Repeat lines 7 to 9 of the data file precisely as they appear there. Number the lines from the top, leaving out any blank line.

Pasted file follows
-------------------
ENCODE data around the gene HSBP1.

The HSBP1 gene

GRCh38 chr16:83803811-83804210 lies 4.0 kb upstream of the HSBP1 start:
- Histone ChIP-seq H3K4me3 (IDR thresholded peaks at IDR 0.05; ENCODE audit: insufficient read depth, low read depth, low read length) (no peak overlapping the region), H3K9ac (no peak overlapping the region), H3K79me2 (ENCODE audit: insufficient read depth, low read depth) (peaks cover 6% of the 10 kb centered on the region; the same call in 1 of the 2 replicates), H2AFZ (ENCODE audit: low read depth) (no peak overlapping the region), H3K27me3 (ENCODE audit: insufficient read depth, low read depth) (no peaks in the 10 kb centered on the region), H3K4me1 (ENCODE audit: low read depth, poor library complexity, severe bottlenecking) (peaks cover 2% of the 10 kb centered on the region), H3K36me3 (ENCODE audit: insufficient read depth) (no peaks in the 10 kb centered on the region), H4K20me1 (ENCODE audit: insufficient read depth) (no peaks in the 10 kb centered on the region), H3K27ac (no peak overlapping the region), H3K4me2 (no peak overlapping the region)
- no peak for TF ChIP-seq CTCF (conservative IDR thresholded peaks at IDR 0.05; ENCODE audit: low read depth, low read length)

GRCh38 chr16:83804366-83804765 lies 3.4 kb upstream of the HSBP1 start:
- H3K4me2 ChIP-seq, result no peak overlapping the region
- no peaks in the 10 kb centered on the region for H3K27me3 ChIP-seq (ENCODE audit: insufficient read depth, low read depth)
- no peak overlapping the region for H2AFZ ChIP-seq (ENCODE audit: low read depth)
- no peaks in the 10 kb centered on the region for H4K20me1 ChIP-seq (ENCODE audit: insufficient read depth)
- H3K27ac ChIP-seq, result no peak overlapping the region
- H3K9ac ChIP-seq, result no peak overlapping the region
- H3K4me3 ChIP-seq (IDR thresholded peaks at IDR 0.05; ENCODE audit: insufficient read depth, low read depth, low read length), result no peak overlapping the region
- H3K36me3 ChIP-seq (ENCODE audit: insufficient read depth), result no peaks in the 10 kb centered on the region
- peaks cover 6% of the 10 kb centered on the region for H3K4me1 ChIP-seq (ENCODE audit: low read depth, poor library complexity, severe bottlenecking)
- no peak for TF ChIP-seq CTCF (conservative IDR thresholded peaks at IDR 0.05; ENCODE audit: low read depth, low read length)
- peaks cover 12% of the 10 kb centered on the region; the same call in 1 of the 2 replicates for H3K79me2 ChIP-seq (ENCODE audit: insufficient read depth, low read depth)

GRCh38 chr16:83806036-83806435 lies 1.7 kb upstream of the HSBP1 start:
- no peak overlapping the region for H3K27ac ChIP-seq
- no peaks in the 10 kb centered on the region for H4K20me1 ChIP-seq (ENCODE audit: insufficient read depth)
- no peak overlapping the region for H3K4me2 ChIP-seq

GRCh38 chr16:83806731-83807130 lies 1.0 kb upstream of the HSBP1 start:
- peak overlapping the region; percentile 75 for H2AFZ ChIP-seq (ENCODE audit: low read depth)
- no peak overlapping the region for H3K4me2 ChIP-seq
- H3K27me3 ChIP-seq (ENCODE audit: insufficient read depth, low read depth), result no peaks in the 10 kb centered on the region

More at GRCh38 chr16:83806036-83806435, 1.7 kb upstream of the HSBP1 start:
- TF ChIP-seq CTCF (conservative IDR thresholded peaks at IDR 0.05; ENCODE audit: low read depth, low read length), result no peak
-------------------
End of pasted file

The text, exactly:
- H3K4me2 ChIP-seq, result no peak overlapping the region
- no peaks in the 10 kb centered on the region for H3K27me3 ChIP-seq (ENCODE audit: insufficient read depth, low read depth)
- no peak overlapping the region for H2AFZ ChIP-seq (ENCODE audit: low read depth)